And Edward JadeEyes wonders, “Why has Christianity had such a hard time taking root in Japan?” I very much wonder the same thing myself, Edward-kun. (Hold up. Edward-kun? THE Edward-kun? It’s such an honor to have you in my little column. I’m your biggest fan, or at least your oldest fan. It’d be a thrill if I could get your autograph!)
Of course, a quick web search informs me that Christianity and Christian missionary work in Japan go back at least to the 16th century, and certainly there are important Japanese historical figures who were Christians, including some 20th-century prime ministers. But such figures are relatively few, and have had little impact, that is if their impact is to be judged by the number of Christian believers currently in Japan (which is by no means necessarily the case). The native Japanese people to whom I’ve spoken are very well aware of the important Christians in their history — and show almost no interest in Christianity for all that. Christianity probably doesn’t bore them, but to me it comes across more like boredom than offense. At any rate, it seems to me that the typical Japanese person thinks he or she already knows everything about Christianity that’s at all important.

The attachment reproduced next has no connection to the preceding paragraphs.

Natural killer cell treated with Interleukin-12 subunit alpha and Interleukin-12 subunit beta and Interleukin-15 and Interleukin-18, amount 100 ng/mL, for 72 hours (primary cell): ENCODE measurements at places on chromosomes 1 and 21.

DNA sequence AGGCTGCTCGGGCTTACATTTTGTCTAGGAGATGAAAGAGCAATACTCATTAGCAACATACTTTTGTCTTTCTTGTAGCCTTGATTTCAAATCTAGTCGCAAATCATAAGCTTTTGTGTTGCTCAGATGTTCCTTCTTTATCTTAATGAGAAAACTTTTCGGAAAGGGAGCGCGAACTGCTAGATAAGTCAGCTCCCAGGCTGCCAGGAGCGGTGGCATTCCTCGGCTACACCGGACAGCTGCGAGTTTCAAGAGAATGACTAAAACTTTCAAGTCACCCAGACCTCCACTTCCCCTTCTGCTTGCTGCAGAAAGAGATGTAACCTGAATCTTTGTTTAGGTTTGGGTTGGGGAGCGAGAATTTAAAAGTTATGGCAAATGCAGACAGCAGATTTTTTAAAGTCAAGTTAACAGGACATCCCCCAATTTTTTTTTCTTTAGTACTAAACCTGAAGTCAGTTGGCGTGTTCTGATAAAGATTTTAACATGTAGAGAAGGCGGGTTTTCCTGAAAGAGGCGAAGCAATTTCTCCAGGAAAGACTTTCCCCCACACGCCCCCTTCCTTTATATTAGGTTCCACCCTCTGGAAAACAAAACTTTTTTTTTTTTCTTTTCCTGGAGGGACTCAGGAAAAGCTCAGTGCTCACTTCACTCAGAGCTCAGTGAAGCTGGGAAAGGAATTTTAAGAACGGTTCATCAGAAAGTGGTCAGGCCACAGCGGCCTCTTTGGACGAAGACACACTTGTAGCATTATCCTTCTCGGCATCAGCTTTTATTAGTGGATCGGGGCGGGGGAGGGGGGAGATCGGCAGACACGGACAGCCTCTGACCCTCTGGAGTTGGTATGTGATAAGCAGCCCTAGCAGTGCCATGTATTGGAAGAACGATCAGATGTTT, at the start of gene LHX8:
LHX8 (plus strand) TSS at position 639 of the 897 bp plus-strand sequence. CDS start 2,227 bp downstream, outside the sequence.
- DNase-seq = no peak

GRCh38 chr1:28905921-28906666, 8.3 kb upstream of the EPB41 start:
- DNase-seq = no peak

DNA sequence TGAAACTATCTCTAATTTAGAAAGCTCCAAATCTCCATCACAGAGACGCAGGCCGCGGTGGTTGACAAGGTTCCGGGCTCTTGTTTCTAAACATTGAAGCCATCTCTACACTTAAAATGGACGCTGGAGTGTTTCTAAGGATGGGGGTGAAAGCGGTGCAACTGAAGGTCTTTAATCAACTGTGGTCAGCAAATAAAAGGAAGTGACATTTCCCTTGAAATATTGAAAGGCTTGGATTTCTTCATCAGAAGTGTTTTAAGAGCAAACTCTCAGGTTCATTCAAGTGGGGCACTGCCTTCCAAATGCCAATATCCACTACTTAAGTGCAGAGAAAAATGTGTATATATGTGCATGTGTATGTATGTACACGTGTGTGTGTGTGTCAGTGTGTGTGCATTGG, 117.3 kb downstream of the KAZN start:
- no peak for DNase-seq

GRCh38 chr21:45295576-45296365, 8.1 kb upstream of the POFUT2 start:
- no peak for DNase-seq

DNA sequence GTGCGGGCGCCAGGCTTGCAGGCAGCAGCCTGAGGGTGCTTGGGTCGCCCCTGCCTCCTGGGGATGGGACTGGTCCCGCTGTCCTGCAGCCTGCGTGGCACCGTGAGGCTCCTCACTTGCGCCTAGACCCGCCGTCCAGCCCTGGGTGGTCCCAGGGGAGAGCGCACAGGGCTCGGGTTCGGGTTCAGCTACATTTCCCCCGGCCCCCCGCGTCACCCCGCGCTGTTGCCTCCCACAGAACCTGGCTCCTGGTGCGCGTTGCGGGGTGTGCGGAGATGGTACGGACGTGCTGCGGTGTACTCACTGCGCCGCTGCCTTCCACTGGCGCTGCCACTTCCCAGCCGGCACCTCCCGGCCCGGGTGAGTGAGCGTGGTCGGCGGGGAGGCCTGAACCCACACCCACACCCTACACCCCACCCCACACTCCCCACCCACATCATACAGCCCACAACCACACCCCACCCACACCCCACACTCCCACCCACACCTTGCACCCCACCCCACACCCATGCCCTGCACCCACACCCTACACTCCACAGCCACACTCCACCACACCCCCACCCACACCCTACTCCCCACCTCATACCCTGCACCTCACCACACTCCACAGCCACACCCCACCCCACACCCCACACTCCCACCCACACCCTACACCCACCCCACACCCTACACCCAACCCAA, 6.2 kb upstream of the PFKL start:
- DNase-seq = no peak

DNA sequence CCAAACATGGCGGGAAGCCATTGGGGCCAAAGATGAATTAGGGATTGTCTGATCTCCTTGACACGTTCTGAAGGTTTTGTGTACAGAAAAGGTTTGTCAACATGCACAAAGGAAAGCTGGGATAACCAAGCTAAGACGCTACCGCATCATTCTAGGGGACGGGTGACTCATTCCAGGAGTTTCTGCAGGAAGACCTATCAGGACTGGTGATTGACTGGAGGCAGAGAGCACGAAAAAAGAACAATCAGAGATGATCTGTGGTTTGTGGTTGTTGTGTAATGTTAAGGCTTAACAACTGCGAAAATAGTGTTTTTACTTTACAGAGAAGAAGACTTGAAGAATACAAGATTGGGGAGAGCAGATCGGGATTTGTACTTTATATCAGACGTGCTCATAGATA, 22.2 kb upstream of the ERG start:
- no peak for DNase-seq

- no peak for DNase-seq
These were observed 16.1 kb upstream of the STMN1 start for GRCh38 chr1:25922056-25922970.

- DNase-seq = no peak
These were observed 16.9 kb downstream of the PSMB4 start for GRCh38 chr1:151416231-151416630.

In the end, I don’t know for sure, but I suspect that the answer lies in the Japanese culture itself, where religion is a very different thing from what we Westerners are used to, a thing inseparable from family and national identity. But those Japanese who take any religion seriously unto itself, or so it seems to me, are in the minority. I can end with two stories from past trips to Japan that might interest you. About four or five years ago, I was wandering around Ikebukuro with a former BTT staff member, where we were more or less accosted by Buddhist missionaries. They were kind and polite, and made much of our broken Japanese, but little as we wanted to visit their temple (I had already seen several Buddhist temples in Japan, and my friend five times as many I’m sure), this young man and woman simply wouldn’t take no for an answer. Of course we wouldn’t participate in their religious practice like they wanted, but we were polite in return for about fifteen minutes until we could extricate ourselves. And then, this past January, what I could only assume was a church group had set up with megaphones and big signs right by Shinjuku station, and my aforementioned travel companion and I saw them several times during evening hours. My Japanese isn’t good enough for me to have understood much of what they said, though I could tell they were urging people to repent and come to Christ; while their signs (as far as I could tell) proclaimed things like Eternal life is in Jesus Christ! and Believe the Word of God! While my friend is by his own admission not very religious, he seemed to understand how surprised I was by this display, even if he didn’t share the encouragement I received.
It seems Sensei has almost written his own textbook here, so I will end by wishing all of you a restful spring break. Please stay safe and warm. And if that really was THE Edward-kun, I was serious about the autograph.